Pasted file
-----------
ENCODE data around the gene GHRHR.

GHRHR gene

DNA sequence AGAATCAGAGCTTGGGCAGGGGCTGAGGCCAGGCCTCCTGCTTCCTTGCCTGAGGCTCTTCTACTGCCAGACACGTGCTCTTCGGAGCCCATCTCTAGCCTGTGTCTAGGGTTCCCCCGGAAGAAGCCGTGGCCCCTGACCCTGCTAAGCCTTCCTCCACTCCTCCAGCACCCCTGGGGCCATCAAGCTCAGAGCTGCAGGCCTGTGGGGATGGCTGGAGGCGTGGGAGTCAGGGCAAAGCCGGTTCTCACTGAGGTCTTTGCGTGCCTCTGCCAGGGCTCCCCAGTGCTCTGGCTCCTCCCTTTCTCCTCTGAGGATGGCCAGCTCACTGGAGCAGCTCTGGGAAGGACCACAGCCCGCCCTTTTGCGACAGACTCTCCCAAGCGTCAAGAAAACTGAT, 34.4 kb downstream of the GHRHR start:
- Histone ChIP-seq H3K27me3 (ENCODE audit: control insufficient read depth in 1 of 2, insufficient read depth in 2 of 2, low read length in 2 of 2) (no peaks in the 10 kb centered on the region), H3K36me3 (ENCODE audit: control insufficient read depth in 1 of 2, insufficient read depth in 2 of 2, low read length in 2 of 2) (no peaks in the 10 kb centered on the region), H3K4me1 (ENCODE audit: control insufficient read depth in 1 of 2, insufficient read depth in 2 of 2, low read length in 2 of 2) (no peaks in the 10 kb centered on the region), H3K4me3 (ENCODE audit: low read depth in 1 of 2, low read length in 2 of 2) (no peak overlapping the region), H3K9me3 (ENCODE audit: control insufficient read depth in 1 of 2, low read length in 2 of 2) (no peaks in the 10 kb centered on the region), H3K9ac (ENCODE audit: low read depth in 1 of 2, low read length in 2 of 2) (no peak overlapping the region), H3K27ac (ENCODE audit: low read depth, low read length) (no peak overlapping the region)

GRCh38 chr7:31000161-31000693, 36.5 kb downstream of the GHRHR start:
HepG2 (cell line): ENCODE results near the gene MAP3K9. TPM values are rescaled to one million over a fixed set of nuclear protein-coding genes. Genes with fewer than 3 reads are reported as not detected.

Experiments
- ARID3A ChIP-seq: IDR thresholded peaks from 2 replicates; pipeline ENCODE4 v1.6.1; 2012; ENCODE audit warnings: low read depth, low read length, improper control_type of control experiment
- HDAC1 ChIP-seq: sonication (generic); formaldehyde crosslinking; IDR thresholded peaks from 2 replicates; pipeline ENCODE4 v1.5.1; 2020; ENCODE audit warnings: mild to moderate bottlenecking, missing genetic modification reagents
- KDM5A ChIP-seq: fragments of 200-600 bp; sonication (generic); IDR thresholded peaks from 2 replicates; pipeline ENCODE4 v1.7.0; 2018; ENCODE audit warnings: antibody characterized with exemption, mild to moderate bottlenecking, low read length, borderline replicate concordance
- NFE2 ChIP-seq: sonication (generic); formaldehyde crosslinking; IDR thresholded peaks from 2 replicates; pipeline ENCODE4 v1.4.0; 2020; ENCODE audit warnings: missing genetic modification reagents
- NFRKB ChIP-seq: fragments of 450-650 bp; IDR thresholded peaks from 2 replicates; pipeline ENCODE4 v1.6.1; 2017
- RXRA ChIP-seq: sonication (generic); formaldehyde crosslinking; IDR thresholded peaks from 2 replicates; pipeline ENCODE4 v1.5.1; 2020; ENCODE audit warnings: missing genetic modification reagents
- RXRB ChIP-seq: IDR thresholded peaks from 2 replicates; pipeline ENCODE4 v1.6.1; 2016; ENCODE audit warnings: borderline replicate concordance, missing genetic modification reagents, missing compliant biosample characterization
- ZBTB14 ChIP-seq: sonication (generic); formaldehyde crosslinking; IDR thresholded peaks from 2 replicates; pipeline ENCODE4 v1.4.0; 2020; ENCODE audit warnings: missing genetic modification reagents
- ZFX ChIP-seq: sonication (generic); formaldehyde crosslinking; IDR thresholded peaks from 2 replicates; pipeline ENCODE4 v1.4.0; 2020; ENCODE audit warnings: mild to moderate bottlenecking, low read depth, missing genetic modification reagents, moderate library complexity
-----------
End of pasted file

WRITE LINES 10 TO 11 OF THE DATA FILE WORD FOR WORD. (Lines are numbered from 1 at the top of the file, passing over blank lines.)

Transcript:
- KDM5A ChIP-seq: fragments of 200-600 bp; sonication (generic); IDR thresholded peaks from 2 replicates; pipeline ENCODE4 v1.7.0; 2018; ENCODE audit warnings: antibody characterized with exemption, mild to moderate bottlenecking, low read length, borderline replicate concordance
- NFE2 ChIP-seq: sonication (generic); formaldehyde crosslinking; IDR thresholded peaks from 2 replicates; pipeline ENCODE4 v1.4.0; 2020; ENCODE audit warnings: missing genetic modification reagents